Sunday, June 9, 2013

Understanding ELSA Query Performance

Most queries in ELSA are very fast and complete under a second or two.  However, some queries can take several seconds or even several minutes, and it can be annoying to wait for them.  A recent update to ELSA should help reduce the likelihood of having queries that take longer than a second or two, but understanding what factors are involved with query execution time can help a user to both write better queries and to take full advantage of the new improvements.

First, let's look at what happens when ELSA makes a query.  ELSA uses Sphinx as its search engine, and it uses two types of Sphinx indexes.  The first is a "temporary" index that ELSA initially creates for new logs which stores the fields (technically, attributes) of the events in RAM, deduplicated, using Sphinx's default "extern" docinfo.   The other is the "permanent" form which stores the attributes using Sphinx's "inline" docinfo.  Inline means that the attributes are something like a database table, where the name of the table is the keyword being searched, and all entries in the table correspond to the hits for that keyword.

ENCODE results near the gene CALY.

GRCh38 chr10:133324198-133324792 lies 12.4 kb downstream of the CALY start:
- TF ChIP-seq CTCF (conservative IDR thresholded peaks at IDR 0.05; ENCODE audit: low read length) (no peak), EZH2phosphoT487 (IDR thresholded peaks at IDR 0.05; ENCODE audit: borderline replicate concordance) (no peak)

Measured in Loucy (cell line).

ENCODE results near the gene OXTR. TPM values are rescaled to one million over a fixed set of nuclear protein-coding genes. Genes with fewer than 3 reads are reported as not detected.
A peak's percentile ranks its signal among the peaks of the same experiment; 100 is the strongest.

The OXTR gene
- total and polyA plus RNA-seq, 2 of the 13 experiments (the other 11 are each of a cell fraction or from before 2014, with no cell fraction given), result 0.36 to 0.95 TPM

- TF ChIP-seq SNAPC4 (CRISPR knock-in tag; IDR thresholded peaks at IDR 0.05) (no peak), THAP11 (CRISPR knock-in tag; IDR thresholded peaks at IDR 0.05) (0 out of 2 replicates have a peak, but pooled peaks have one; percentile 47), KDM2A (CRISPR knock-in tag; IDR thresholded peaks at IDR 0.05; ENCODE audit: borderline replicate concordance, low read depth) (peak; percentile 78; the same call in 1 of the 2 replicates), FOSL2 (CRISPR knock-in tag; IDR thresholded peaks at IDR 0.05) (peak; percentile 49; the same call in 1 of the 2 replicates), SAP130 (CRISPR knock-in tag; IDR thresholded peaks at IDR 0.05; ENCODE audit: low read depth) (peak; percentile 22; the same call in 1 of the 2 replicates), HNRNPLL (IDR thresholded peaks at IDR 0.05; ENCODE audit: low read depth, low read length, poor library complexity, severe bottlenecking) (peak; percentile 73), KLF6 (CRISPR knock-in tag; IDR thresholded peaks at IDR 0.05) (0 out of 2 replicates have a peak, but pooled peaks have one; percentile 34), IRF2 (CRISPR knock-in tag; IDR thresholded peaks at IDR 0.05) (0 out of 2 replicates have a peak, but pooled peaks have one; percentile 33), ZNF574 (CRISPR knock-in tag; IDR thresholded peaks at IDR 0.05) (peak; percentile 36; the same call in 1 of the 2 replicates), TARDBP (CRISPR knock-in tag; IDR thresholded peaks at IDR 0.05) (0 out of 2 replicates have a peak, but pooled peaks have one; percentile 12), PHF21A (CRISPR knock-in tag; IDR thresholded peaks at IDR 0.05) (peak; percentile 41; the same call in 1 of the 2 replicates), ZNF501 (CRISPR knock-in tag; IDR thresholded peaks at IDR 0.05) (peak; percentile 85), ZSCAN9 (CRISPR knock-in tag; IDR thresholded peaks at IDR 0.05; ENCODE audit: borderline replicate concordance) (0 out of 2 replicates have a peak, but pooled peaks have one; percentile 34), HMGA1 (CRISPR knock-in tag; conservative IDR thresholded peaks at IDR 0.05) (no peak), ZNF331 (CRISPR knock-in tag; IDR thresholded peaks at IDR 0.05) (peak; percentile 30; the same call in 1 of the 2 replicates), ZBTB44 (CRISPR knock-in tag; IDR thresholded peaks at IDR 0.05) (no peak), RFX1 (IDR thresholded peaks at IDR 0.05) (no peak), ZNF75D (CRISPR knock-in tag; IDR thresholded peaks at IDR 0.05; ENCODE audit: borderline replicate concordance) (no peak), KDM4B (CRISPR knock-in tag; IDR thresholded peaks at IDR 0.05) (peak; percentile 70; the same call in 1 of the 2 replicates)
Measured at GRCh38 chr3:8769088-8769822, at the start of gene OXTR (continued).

So let's say we have log entries that look like this:

term1 term2 id=1, timestamp=x1, host=y, class=z
term1 term3 id=2, timestamp=x2, host=y, class=z

Sphinx's inline docinfo would store this as three total keywords, each with the list of attributes beneath it like a database table:

id | timestamp | host | class
1  | x1        | y    | z
2  | x2        | y    | z

id | timestamp | host | class
1  | x1        | y    | z

id | timestamp | host | class
2  | x2        | y    | z

So when you query for +term1 +term2, Sphinx does a pseudo-SQL query like this:


Most terms are fairly rare, so the join is incredibly fast.  However, consider a situation in which "term1" appeared in hundreds of millions of events.  If your query includes "term1," then the number of "rows" in the "table" for that term could be millions or even billions, making that JOIN extremely expensive, especially if you've asked for the query to filter the results to specific time values or do a group by.

In addition to the slow querying, note that the disk required to store the Sphinx indexes is a function of the number of attributes it must store in these pseudo-tables.  So, a very common term will incur a massive disk cost to store the large pseudo-table.

Below is the count of the one hundred most common terms in a test dataset of ten million events.  You can think of each bar representing the number of rows in the pseudo-tables, so a query for 0 - (the two most common terms) would require a join across a pseudo-table with 45,355,729 rows multiplied with another with 33,907,455 rows.  Note how quickly the hit count of a given term drops off.